Zef chefs and their slutty koeksisters (South African food)

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Primer by User:Allahu Snackbar Wikified by Drimble Wedge

Alright, so I get it. When you hear "South Africa" the first images in your head are probably not food related. Most think of:

Nelson Mandela.jpg

Which, okay, Nelson Mandela does own. Apartheid sucked, and unless you are a professional asshole, we can probably agree on this and move on.

Lately, ZA's gotten more press, so maybe instead of Mr. Mandela, this is what you think of:

District 9.jpg

Which was a pretty lekker movie, man. Science fiction as a platform for discussing ongoing social inequities. Deep shit or something.

Unfortunately there's also been some infamy at loud and irritating noises being generated by South Africans.


and of course


Me personally, I just think they're great ways to troll the shit out of people, so I can't hate that. But still man, we're talking about food...

It's time to talk about a cuisine that is near and dear to my heart. Food from a place that is defined by the movement of so many people, who over the span of hundreds of years have come to live alongside each other for better or worse. I'm not from South Africa, but even as an American, experiencing South African food helps to draw parallels on our own cuisine, and some truths that we take for granted. Like America, South Africa is a mashup of natives and indigenous peoples, cultures, and food traditions, with those of immigrants far and wide. It's a nation of fifty million, deriving heritage from Zulus, Xhosa, English, Dutch, Indians, Malays, and others. Languages intermingle (creating, for example, Afrikaans) people intermingle (a key census demographic in South Africa is "coloured", which has a different connotation than it does in the US, as it is a person of some quantity of mixed ethnicity between black and white).

It goes without saying that the food intermingles to, and in so many good ways! The land provides a bounty of wild game, which is surprisingly prevalent in the dishes. Wild boar and springbok are common everywhere from the weekend braai (grill) to thick & hearty stews called bredies. In other dishes like bobotie, Dutch cooking methods mingle with malay curry and chutney flavors to make a sweet & savory meat casserole. Corn, or mealies are a huge staple, in everything from a rustic bread baked in a dutch oven called potsbrood, to a grits-like porridge called mealiepap.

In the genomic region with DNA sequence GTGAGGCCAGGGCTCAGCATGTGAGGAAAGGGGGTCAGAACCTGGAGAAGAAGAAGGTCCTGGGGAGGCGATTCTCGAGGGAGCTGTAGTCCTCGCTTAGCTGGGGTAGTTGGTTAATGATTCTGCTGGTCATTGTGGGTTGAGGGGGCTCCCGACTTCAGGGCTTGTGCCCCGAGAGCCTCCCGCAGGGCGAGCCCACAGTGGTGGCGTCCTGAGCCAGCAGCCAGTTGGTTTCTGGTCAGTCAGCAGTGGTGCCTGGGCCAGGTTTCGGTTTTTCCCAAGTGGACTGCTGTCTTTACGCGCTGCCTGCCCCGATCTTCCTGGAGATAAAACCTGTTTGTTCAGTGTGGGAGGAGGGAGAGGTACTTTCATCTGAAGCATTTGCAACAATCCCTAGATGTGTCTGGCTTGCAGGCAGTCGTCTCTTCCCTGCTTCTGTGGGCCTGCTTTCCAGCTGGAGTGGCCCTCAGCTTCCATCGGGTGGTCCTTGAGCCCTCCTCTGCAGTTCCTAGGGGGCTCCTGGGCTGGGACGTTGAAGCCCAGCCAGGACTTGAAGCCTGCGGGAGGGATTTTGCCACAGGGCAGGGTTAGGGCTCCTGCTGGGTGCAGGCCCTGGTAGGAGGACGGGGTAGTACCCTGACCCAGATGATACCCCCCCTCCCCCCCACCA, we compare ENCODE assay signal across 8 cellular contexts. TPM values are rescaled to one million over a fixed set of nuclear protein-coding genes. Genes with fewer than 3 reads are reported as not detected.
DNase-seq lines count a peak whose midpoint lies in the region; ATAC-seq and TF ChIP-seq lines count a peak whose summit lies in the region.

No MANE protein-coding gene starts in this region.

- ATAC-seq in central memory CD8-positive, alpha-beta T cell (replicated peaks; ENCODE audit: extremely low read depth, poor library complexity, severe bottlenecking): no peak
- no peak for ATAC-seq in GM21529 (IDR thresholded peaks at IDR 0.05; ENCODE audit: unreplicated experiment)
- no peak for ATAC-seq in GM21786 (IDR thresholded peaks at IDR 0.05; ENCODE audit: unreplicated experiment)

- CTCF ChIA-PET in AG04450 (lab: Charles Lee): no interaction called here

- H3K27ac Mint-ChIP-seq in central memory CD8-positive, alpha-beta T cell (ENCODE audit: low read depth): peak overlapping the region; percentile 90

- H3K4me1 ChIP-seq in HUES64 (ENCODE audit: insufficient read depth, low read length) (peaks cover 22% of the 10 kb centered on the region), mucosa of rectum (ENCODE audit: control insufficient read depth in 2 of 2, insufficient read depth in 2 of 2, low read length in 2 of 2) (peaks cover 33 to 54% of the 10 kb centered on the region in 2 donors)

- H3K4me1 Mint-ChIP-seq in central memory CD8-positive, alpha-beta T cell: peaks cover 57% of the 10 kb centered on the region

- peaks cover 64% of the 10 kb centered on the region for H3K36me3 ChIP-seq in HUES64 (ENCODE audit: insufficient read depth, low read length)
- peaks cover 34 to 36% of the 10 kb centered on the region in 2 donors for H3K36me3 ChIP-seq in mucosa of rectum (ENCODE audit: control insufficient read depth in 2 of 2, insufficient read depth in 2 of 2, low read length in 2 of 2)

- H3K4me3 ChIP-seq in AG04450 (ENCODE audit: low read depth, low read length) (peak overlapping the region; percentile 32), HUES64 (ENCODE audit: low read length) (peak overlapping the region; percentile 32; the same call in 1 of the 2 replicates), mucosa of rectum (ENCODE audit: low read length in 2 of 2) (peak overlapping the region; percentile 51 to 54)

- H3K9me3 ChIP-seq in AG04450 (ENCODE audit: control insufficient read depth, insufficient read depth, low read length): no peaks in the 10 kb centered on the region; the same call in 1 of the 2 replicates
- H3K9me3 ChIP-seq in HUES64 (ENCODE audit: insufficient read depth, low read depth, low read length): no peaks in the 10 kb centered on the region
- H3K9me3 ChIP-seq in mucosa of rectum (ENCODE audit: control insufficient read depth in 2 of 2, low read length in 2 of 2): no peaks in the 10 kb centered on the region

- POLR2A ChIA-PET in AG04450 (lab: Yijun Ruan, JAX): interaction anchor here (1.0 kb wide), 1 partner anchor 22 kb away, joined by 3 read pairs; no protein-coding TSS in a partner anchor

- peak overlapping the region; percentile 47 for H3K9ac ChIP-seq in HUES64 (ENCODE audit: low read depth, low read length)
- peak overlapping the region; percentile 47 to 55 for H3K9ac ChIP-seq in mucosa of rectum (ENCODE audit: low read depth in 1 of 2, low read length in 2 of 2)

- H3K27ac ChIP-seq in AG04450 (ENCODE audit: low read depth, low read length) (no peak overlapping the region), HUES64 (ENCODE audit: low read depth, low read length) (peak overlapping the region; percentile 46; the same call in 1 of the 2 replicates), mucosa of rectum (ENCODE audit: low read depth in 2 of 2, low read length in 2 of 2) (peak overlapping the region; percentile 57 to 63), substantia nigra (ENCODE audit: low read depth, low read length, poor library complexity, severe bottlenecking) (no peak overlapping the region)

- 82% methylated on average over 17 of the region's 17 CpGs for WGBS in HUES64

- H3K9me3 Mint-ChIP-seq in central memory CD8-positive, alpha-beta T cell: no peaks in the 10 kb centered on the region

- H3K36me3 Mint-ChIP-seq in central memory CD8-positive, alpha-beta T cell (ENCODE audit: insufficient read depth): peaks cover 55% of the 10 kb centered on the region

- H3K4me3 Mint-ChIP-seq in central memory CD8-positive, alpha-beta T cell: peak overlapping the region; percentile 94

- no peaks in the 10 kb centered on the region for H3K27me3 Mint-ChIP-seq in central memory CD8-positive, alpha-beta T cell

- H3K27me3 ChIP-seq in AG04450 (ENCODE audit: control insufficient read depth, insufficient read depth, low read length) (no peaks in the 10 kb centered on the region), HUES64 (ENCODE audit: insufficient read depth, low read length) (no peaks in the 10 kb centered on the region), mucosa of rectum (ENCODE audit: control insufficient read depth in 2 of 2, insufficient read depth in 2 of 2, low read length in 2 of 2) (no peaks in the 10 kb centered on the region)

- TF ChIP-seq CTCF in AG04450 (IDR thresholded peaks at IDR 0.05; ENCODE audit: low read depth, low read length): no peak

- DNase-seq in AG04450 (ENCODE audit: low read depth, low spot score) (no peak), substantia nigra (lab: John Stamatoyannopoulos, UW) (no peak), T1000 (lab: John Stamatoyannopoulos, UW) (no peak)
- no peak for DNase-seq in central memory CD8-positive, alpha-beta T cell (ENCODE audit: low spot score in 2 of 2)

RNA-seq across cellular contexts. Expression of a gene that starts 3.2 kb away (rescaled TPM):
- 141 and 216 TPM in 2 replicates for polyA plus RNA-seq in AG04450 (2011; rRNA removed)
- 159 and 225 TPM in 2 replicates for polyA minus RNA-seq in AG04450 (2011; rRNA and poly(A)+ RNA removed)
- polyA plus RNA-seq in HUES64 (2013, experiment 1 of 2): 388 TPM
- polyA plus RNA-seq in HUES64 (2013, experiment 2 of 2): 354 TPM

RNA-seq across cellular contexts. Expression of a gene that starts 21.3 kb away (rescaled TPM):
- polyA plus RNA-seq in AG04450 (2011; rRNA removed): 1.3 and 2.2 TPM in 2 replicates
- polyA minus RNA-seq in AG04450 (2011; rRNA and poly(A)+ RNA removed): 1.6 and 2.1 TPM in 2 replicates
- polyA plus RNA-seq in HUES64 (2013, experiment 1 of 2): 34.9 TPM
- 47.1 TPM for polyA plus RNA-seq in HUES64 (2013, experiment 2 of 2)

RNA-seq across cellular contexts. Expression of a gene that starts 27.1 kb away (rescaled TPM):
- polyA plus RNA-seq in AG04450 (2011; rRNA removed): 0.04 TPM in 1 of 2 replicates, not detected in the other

The good news? Most of the ingredients are easy to source for most folks. If you can't find a hunter friend with a wild game hookup (I usually trade whisky for portions of whitetail deer where I'm at) you can at the very least sub in beef or lamb in some dishes. Some ingredients that I make sure to order, however, are:


Peri Peri

Also known as African Bird's Eye chilis, these are tangy and very hot. Usually you can find dried and powdered peri peri, or peri peri sauce on amazon. Used to best effect on grilled prawns on the braii with a bit of butter, almost like a buffalo sauce. Peri Peri has a distinct flavor that, while you can sub it out for something like cayenne, it won't be the same.

Waterblom7.jpg Waterblommetjies

Waterblommetjies are a kind of water weed that grows in stagnant ponds and filled ditches. It looks a bit like a monster I admit, but they taste somewhere between spinach and olives, a rich and wonderful flavor. Used in a lot of bredies and similar stews.

Also they've been putting delicious food in bread bowls way before we've been overcharged for the same privilege for a cream of _____ soup. Bunny Chow fucking owns, haters:


Plus, did I mention they like to grill things?